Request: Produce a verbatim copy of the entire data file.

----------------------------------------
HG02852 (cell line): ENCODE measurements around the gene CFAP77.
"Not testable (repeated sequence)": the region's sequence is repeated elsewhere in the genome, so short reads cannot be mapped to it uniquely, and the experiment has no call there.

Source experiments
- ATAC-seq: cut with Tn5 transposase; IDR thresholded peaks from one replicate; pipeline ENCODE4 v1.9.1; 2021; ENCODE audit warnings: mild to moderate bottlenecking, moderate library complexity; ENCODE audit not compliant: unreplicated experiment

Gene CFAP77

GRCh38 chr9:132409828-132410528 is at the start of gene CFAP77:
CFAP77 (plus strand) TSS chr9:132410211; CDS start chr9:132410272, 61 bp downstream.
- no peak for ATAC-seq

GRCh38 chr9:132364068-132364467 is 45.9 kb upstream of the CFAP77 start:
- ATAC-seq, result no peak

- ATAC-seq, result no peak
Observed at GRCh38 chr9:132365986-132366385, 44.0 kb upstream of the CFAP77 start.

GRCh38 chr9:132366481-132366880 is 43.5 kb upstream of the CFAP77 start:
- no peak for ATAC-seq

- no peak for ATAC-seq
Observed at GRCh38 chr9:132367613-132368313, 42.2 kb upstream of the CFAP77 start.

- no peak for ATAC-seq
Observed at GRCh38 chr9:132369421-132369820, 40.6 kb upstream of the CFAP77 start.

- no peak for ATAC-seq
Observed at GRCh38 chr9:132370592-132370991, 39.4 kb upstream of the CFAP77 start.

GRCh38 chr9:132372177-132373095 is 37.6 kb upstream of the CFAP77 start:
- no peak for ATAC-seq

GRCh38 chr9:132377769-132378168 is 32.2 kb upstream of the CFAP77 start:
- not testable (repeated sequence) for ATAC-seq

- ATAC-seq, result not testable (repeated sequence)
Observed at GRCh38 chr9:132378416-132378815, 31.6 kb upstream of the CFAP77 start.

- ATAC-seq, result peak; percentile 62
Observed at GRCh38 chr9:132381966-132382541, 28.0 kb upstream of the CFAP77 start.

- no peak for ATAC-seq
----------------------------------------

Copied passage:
HG02852 (cell line): ENCODE measurements around the gene CFAP77.
"Not testable (repeated sequence)": the region's sequence is repeated elsewhere in the genome, so short reads cannot be mapped to it uniquely, and the experiment has no call there.

Source experiments
- ATAC-seq: cut with Tn5 transposase; IDR thresholded peaks from one replicate; pipeline ENCODE4 v1.9.1; 2021; ENCODE audit warnings: mild to moderate bottlenecking, moderate library complexity; ENCODE audit not compliant: unreplicated experiment

Gene CFAP77

GRCh38 chr9:132409828-132410528 is at the start of gene CFAP77:
CFAP77 (plus strand) TSS chr9:132410211; CDS start chr9:132410272, 61 bp downstream.
- no peak for ATAC-seq

GRCh38 chr9:132364068-132364467 is 45.9 kb upstream of the CFAP77 start:
- ATAC-seq, result no peak

- ATAC-seq, result no peak
Observed at GRCh38 chr9:132365986-132366385, 44.0 kb upstream of the CFAP77 start.

GRCh38 chr9:132366481-132366880 is 43.5 kb upstream of the CFAP77 start:
- no peak for ATAC-seq

- no peak for ATAC-seq
Observed at GRCh38 chr9:132367613-132368313, 42.2 kb upstream of the CFAP77 start.

- no peak for ATAC-seq
Observed at GRCh38 chr9:132369421-132369820, 40.6 kb upstream of the CFAP77 start.

- no peak for ATAC-seq
Observed at GRCh38 chr9:132370592-132370991, 39.4 kb upstream of the CFAP77 start.

GRCh38 chr9:132372177-132373095 is 37.6 kb upstream of the CFAP77 start:
- no peak for ATAC-seq

GRCh38 chr9:132377769-132378168 is 32.2 kb upstream of the CFAP77 start:
- not testable (repeated sequence) for ATAC-seq

- ATAC-seq, result not testable (repeated sequence)
Observed at GRCh38 chr9:132378416-132378815, 31.6 kb upstream of the CFAP77 start.

- ATAC-seq, result peak; percentile 62
Observed at GRCh38 chr9:132381966-132382541, 28.0 kb upstream of the CFAP77 start.

- no peak for ATAC-seq